Moving to a new city means squeezing one’s life into suitcases and boxes. It happened a few times in my life, and it is happening again soon. There is no complaint in my words –I am actually thrilled to embark in this new adventure. Rather, there is a little nostalgia for all the things I will leave and can’t bring with me. For much that I try to be a simplifier, I keep accumulating things, surrounding myself with objects that embellish and create some atmosphere. I don’t know why I do it –buying books and kitchen utensils among others –when I am absolutely aware that I won’t be able to take them with me into my next home town and new chapter of my errand life.
I find myself being envious of those beautiful collections of cutlery and dishes I see on Pinterest. I think: “I won’t ever be able to have this”. I keep dreaming about a house that won’t probably exist outside my head for a long time, if ever. A house filled with books collected over the years, with pieces brought back from trips around the world, with personal touches here and there.
Books are hard to bring along because they are heavy and take lots of room in a suitcase. However, I will never convert to a kindle –sorry, there is simply no comparison. I prefer to leave physical books at my parents’ house, knowing that sooner or later I will put my hands on them again, rather than having the digital version of them. There are some favorites that I never leave behind: fiction books like Norwegian Wood and Mrs Dalloway, essays like The Art of Travel and a few cookbooks. I have many cookbooks and I keep buying more pushed by curiosity, pictures or just trends, but I always find myself cooking from the same old trusted ones.
One of the cookbooks I inspired myself the most from during this past year is Super Natural Everyday by Heidi Swanson. I am sure you heard about it or even have it on your shelves. I think it is a brilliant book and a true source of genius ideas for everyday cooking. I think J and I tried 80% of the recipes during our stay in Bra and we liked them all. They are simple and yet never banal, and very versatile and adaptable to what one has in the fridge and kitchen shelves. In a word, they are homey. This is surely one of the books that will come with me, ready to be taken out of the suitcase upon our arrival. It will surely help us to feel immediately at home wherever we will be.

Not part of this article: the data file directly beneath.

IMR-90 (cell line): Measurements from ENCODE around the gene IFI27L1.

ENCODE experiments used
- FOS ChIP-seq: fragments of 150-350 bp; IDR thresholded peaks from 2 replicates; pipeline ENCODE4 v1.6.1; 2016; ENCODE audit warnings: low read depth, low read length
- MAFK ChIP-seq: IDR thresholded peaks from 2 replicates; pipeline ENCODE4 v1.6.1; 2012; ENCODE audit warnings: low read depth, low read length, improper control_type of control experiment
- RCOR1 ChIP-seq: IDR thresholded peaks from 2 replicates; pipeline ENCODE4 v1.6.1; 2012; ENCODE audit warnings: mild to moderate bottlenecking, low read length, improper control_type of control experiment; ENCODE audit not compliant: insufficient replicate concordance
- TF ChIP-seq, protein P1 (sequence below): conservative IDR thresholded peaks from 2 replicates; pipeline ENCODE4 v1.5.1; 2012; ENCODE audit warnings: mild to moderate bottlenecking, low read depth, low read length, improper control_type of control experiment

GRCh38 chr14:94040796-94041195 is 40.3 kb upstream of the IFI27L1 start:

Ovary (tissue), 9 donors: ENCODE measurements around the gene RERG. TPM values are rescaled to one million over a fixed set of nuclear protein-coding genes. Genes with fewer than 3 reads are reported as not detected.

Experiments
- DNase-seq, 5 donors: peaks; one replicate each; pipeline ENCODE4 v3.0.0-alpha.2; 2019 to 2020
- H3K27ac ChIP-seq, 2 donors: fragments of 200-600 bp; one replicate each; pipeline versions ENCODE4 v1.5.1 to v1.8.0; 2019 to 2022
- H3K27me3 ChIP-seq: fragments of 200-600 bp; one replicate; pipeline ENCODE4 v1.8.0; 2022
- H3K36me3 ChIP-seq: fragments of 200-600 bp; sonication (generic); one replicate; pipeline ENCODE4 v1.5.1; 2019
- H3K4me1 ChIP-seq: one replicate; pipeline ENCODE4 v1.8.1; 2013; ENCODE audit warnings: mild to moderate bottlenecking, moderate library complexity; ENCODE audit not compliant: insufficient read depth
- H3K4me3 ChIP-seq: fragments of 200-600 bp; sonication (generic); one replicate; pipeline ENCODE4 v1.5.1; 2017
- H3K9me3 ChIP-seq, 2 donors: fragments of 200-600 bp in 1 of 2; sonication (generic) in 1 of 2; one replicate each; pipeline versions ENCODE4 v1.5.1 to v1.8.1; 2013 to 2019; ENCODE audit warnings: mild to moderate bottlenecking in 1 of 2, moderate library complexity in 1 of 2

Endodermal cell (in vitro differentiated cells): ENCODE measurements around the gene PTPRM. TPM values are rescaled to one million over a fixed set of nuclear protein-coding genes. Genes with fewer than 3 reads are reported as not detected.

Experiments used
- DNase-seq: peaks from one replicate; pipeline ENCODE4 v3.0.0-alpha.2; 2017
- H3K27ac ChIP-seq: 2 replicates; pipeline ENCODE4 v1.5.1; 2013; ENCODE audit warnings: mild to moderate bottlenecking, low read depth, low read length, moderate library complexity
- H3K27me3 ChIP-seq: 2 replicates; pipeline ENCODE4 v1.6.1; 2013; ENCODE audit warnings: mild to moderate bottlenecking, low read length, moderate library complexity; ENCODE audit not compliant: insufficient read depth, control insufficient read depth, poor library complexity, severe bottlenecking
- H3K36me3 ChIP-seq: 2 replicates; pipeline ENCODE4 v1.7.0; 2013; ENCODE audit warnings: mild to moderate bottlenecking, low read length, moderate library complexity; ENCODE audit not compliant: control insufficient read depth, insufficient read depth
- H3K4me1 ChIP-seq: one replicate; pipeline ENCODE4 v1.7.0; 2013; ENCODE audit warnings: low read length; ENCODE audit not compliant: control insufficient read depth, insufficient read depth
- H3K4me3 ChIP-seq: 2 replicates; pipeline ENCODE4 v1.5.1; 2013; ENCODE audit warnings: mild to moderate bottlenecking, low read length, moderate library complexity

Lately I tried both muffin recipes contained in the book, one with millet and one with bran cereal. I had them bookmarked since a while and last week I finally made them with the excuse to leave some for my family while I was away in Berlin. Both versions turned out astonishing –unique and with a great depth of flavor. I took one of each with me on the airplane and they made for the perfect traveler’s snack. I will probably make some more for the next trip, toward a destination that J. and I would love to call home for a while.
- 2 1/4 cup whole wheat (pastry) flour
- 1/3 cup raw millet (I used 1/2 cup)
- 1 tsp aluminum free baking powder
- 1 tsp baking soda
- 1/2 teaspoon fine-gran sea salt
- 1 cup plain organic yogurt
- 2 organic eggs, lightly beaten
- 1/2 cup barely melted butter
- 1/2 cup raw honeygrated zest
- 2 T juice from 1 organic lemon
Preheat the oven to 400° F. Line a standard 12-cup muffin pan with paper liners. In a large bowl, whisk together flour, millet, baking powder, baking soda and salt. In a medium bowl, whisk together yogurt, eggs, honey, butter and lemon zest and juice. Add the wet ingredients to the dry ones and stir until the flour is just incorporated. Do not over-mix. Divide the batter among the muffin cups, filling a bit below the rim. Bake for about 15 minutes, until the muffins are cooked through and tops are golden brown. Remove from the oven and let cool five minutes in the muffin pan, than turn muffins out of the pan and let cool completely on a wire rack.
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